There's a Ractive.extend() function for this exact use case, which allows you to incorporate all the functionality your Backbone View would have in a reusable constructor. Info on the wiki: https://github.com/Rich-Harris/Ractive/wiki/Ractive.extend()

There's also a concept of 'adaptors' which are ideal for Backbone.Model <-> Ractive binding, though it's a bit experimental and incomplete at the moment. You can bind to a model manually like

model = new MyBackboneModel( attrs ); ractive = new Ractive({ el: whatever, template: tpl, data: model.attributes });

model.on( 'change', function ( model ) { ractive.set( model.changed ); });


I really like this library.. it's been a while I've been looking for something similar. Angular was a bit "too big" for some of my projects, and backbone was just too verbose. Something like this will let me keep the code clean while still not getting involved in a big framework.


So as this is DOM manipulation, it's a competitor to jQuery, right? If so, what are the advantages over jQuery, and would it make jQuery redundant now (for new projects)?


I wouldn't say it makes jQuery redundant - the AJAX stuff is helpful (if replaceable) and it does a great job of e.g. $div.height() and so on, which can be a source of cross-browser headaches without it. Though personally yes, I find I rarely use jQuery now I've got Ractive.

The difference is the difference between declarative and imperative programming. With jQuery you have to describe the steps that the browser has to follow in order to do something (e.g. $button.toggleClass( 'selected' ), whereas with Ractive you're much closer to simply declaring your intentions (e.g. ractive.toggle( 'selected' ), assuming your template references that variable). It's an inherently more scalable approach (which isn't to knock jQuery at all - they're attacking different if overlapping problems).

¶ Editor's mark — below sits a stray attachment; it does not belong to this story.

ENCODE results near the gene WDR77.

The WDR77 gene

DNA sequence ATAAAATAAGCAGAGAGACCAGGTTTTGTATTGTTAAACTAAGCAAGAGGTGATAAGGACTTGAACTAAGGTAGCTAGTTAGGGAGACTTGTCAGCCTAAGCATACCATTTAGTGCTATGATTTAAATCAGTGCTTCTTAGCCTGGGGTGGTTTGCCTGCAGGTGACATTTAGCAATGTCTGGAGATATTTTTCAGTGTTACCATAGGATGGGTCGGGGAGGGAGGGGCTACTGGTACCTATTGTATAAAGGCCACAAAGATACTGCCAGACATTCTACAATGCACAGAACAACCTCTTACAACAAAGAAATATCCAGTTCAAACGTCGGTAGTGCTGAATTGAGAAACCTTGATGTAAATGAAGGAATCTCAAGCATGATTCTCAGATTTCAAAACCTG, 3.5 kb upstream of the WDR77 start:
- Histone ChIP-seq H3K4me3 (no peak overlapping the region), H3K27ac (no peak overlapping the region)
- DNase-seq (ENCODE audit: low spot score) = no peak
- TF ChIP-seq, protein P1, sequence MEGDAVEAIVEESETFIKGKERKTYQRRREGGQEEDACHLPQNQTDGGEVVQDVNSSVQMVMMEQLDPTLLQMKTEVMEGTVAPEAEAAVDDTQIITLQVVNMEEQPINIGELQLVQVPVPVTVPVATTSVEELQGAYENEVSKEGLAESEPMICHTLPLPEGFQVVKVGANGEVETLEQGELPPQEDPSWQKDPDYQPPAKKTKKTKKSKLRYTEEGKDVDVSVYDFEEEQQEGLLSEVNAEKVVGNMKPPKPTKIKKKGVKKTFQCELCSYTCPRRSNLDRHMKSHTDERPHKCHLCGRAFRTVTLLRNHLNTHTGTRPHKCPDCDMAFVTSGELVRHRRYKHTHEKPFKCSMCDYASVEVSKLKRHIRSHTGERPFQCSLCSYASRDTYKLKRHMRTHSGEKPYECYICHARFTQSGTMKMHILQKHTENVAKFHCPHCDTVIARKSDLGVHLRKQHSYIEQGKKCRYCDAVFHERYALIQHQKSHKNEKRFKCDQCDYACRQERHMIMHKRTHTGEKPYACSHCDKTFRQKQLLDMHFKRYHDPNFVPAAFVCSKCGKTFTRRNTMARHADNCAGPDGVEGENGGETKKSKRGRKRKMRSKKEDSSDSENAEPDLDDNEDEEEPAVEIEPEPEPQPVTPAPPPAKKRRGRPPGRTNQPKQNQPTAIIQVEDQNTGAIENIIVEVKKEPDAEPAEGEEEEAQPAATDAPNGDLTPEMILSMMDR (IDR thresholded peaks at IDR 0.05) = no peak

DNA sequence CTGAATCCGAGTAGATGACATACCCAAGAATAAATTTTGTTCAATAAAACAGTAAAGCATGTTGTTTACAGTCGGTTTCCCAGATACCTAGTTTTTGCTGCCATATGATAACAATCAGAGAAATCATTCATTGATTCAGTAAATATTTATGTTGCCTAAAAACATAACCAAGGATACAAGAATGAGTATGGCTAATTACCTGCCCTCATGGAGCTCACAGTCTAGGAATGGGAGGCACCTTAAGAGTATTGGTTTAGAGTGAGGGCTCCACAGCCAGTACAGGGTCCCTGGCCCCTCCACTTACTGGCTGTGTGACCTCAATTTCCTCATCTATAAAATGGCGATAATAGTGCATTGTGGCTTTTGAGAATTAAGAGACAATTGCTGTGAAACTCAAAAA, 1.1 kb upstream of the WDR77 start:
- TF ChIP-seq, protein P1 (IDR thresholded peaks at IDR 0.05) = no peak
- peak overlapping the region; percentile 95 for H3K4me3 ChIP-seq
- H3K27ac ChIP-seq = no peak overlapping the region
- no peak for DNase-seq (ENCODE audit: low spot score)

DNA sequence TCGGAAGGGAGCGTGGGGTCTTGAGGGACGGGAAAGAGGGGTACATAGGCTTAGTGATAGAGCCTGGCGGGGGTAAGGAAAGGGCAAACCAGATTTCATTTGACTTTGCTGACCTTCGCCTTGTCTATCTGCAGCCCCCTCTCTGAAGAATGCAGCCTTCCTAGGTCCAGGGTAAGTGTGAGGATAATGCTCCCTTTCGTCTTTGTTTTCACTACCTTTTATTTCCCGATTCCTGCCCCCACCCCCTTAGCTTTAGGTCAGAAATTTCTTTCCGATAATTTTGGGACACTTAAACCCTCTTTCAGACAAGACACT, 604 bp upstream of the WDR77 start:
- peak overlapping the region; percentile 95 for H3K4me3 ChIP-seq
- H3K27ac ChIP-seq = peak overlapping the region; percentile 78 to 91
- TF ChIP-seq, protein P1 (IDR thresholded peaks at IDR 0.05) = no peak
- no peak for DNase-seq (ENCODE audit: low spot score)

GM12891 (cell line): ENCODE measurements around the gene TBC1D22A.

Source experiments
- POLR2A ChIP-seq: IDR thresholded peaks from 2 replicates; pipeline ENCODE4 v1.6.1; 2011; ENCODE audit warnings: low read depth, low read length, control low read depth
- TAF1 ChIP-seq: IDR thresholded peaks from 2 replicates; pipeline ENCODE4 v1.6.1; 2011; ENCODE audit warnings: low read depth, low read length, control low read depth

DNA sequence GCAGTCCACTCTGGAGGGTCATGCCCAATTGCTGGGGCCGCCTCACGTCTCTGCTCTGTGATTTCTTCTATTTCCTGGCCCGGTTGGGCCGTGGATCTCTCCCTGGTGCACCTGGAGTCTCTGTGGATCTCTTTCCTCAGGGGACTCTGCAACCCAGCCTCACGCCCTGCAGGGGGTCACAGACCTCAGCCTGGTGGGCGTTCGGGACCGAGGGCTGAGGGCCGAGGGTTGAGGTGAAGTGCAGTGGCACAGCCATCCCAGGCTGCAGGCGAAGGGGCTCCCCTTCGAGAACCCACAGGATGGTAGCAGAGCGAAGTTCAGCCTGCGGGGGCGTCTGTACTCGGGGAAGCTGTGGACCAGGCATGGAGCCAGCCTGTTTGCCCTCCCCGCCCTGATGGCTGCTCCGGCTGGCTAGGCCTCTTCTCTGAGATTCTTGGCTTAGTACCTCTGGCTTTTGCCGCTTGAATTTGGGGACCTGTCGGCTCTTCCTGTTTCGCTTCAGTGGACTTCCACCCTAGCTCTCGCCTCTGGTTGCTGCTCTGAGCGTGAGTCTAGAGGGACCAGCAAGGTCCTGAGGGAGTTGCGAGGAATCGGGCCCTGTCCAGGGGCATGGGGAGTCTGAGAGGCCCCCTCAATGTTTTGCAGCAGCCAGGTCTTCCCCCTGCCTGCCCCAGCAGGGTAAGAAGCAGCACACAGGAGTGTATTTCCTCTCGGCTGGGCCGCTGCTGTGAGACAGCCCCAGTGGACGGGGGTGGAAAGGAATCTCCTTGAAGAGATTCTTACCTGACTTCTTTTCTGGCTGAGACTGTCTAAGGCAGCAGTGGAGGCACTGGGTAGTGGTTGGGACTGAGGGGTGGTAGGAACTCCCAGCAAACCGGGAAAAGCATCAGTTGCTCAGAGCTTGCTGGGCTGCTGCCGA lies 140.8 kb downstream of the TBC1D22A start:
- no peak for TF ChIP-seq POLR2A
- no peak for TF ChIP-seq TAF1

Is there anyway to use any other templating system with Ractive other than the Mustache style syntax? Couldn't use microtemplates / EJS style templating for example?


No, Mustache only I'm afraid. The reason is that it's not actually using Mustache or any of the Mustache-based engines (such as Hogan.js) - it's using its own implementation.

That's because almost all other templating engines are string -> string (i.e. you add data to a string template, and get HTML) whereas Ractive is string -> DOM. Microtemplates, EJS etc would have to be reimplemented as string -> DOM engines separately if they were to work with Ractive.


Seems like that should be decoupled for this exact reason.


Maybe one day ;-)


@rich_harris:

1. Great library, thanks for contributing!

2. What was your motivation to add transitions and animations, isn't that a bit out of scope?

3. I has no dependencies, why did you choose not to?


1. Thanks!

2. Not at all - animation is something I need in my day job all the time, and having .animate() saves me so much time. I wasn't sure if I'd get much use out of transitions (I was jealous of ng-animate and wanted to see if I could implement something similar!) but I've found them very useful. Transitions probably need a bit more work though.

3. It just doesn't need any. The amount of code I could save by using a helper library like Underscore wouldn't be worth the potential extra hassle of version headaches etc. Personally I much prefer using 'fire and forget' libraries with no dependencies.


that is false statement actually

HTML is an amazing language for creating static documents, but it was never designed for interactive web apps


how would you compare it to github.com/component/reactive ?


another frontend framework for Dom manipulation, so would this be the 50th one out there on the web?


Yes, and you better hope 50 more come out. Early adopters do your shit work for you. "______.js is picking up speed" is code for "Thousands of hours of unpaid labor have gone into making better tools for you, and evaluating them against other tools."


Think of it as the Cambrian Explosion for code. Evolutionary processes occur outside of biology too.

https://en.wikipedia.org/wiki/Cambrian_explosion

This is how most major advancements in human civilization occur, not in bio/techno/etc monocultures.

Don't forget to thank Stallman and early FOSS advocates.




Guidelines | FAQ | Support | API | Security | Lists | Bookmarklet | Legal | Apply to YC | Contact

Search: